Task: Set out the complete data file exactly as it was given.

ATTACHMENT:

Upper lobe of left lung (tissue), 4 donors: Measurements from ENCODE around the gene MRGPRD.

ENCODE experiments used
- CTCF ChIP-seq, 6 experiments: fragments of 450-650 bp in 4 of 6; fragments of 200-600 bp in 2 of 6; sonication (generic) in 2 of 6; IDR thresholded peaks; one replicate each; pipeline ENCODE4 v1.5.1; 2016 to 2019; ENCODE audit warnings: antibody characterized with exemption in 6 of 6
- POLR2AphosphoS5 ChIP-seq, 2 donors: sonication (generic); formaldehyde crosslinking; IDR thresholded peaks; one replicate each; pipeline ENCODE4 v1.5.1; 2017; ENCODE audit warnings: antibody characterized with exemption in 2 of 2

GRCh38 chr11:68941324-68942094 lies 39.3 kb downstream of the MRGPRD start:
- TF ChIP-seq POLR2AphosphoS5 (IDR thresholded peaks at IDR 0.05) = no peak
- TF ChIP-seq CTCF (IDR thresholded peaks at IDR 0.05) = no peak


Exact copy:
Upper lobe of left lung (tissue), 4 donors: Measurements from ENCODE around the gene MRGPRD.

ENCODE experiments used
- CTCF ChIP-seq, 6 experiments: fragments of 450-650 bp in 4 of 6; fragments of 200-600 bp in 2 of 6; sonication (generic) in 2 of 6; IDR thresholded peaks; one replicate each; pipeline ENCODE4 v1.5.1; 2016 to 2019; ENCODE audit warnings: antibody characterized with exemption in 6 of 6
- POLR2AphosphoS5 ChIP-seq, 2 donors: sonication (generic); formaldehyde crosslinking; IDR thresholded peaks; one replicate each; pipeline ENCODE4 v1.5.1; 2017; ENCODE audit warnings: antibody characterized with exemption in 2 of 2

GRCh38 chr11:68941324-68942094 lies 39.3 kb downstream of the MRGPRD start:
- TF ChIP-seq POLR2AphosphoS5 (IDR thresholded peaks at IDR 0.05) = no peak
- TF ChIP-seq CTCF (IDR thresholded peaks at IDR 0.05) = no peak